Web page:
A spate of pharmacy closures is having “devastating” consequences for some of Newcastle’s most vulnerable people, politicians have warned.
Councillors have hit out at a series of decisions from big names such as Boots and Lloyds to shut down sites around the city and across the country.
Members of Newcastle City Council heard last week how six of the city’s pharmacies had closed down permanently in the past two years and that three more were due to follow in a matter of just weeks.
Lib Dem councillor Doreen Huddart told colleagues how she had found herself in an hour-long queue for her prescription at a pharmacy that had become “overwhelmed” following the closure of a nearby Boots and could not cope with the demand.
She said at a full council meeting last week: “None of us know if it might be us or our families who need medication at some point and it is important that obtaining medication should not involve a trek for miles.”
Coun Huddart added: “That is something that is being repeated all over the city and it is not something we should be experiencing in this day and age.”
The city council resolved to write to the Government and the North East and North Cumbria Integrated Care Board over the problem, with Labour’s deputy council leader Karen Kilgour vowing to hold health bosses to account over what was being done to mitigate the impact of closures on communities.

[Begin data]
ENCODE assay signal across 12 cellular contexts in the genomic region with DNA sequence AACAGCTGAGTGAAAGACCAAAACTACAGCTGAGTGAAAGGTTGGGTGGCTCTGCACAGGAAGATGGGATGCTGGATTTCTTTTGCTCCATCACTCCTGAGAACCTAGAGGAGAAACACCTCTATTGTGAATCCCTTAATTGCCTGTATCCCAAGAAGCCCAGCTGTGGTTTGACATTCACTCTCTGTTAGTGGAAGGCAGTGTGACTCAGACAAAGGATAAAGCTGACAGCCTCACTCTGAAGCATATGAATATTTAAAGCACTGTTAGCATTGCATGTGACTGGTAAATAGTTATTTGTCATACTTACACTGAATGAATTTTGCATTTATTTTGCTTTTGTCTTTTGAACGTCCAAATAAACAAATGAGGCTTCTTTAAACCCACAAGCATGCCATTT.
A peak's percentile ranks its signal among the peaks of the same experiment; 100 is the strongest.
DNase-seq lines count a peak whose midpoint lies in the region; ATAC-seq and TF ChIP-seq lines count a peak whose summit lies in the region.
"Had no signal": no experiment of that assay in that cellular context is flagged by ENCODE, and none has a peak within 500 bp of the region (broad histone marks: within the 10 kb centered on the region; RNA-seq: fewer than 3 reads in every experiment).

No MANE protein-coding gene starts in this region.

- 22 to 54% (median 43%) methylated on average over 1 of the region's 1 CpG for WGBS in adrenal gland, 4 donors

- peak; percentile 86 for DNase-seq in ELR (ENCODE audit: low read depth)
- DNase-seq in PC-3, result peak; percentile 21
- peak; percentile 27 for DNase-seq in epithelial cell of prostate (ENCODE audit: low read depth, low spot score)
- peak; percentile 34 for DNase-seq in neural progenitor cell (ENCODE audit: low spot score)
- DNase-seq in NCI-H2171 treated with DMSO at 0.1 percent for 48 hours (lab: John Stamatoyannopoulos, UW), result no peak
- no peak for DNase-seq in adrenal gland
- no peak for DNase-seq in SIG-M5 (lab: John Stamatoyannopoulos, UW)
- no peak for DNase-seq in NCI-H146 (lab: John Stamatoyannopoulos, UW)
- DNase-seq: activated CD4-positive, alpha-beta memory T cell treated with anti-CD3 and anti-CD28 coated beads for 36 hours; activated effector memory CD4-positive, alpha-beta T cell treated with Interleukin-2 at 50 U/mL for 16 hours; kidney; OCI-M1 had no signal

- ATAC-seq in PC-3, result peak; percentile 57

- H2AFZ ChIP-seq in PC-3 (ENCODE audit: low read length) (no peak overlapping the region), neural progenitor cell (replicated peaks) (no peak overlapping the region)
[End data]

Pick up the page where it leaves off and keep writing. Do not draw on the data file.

Kenton councillor Stephen Lambert has been campaigning against the closure of his local Boots branch, which is expected to shut down in March as part of the brand’s decision to axe 300 stores nationwide.
He said that the loss would be “grim and grave news for the wider community” as it is vital both for people collecting their medication, who could be forced to travel up to two miles to find an alternative chemist and to the survival of surrounding businesses.
Heaton representative Clare Penny-Evans outlined how her area had been left reeling from the closure of both a Lloyds inside their Sainsbury’s supermarket and then by Boots on Chillingham Road.
She added: “It is devastating for quite a few residents. A local pharmacy is not just about picking up your prescription, it is about getting advice when you need it and when you potentially cannot get a doctor’s appointment because you have to ring up at ridiculous times to get one… and where you can just check in with people.
“When I was at the Boots pharmacy in Chillingham Road waiting for my prescription and the chemists were telling everyone about needing to move to the next chemist, it was clear that they had developed long-term relationships with the people collecting their prescriptions. They knew them by name and asked them stories about how their families were.
“Local pharmacies can often combat loneliness as well and really protect our residents in different ways.”
Liberal Democrat Ali Avaei, who is a pharmacist, said he had been particularly alarmed by the disproportionate loss of services in the east of Newcastle – with areas like Jesmond, Heaton and Byker the worst hit.
He warned that “not many pharmacies have funding in place beyond the next six months” and that a £645m investment announced by the Government last year had come as “too little, too late”.